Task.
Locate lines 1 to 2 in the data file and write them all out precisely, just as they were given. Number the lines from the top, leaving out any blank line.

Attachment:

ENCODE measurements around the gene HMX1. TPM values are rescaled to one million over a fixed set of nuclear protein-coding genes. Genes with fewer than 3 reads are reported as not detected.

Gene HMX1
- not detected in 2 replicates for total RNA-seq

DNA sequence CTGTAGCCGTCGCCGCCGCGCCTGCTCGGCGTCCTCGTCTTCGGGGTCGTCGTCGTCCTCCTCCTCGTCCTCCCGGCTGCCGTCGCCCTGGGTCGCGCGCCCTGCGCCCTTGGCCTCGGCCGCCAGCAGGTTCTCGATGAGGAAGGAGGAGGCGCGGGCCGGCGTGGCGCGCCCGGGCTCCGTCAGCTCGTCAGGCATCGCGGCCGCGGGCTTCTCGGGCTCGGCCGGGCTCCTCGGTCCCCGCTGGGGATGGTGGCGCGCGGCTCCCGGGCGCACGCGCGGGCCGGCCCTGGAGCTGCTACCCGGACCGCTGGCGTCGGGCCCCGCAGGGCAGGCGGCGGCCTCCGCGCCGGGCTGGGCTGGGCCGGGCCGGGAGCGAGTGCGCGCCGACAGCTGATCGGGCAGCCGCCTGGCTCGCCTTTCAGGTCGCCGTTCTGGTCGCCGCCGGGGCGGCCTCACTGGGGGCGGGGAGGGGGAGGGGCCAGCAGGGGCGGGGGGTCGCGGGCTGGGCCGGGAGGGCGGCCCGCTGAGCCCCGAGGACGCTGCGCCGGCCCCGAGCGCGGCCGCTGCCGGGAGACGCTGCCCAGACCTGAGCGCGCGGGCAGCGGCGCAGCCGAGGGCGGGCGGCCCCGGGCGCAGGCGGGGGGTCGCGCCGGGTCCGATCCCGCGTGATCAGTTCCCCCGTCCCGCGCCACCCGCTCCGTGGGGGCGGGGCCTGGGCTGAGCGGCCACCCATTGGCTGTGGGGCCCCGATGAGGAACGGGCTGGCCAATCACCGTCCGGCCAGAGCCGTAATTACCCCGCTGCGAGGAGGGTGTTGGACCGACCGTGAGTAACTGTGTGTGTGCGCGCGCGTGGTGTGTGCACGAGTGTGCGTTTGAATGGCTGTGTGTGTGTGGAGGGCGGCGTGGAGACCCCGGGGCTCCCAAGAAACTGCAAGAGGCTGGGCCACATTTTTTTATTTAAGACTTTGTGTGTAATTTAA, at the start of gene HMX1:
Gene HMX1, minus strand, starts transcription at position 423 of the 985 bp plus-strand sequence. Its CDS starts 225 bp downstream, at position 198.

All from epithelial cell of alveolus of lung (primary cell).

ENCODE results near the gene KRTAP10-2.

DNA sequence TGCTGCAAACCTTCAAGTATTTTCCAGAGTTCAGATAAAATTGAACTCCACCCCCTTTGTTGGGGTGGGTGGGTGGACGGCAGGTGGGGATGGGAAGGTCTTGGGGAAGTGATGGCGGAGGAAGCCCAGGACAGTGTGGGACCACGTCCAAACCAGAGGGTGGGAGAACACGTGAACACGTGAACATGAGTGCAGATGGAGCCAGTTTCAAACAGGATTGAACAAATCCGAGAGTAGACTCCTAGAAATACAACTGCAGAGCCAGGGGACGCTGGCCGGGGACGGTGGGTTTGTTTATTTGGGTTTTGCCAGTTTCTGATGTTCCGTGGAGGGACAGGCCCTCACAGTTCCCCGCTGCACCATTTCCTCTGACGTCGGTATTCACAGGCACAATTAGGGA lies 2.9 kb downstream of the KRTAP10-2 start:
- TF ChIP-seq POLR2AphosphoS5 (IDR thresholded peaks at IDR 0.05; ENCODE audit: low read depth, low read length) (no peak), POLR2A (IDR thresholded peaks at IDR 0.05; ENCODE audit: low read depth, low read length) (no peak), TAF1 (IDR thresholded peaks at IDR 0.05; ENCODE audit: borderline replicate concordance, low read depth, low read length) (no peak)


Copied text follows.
ENCODE measurements around the gene HMX1. TPM values are rescaled to one million over a fixed set of nuclear protein-coding genes. Genes with fewer than 3 reads are reported as not detected.

Gene HMX1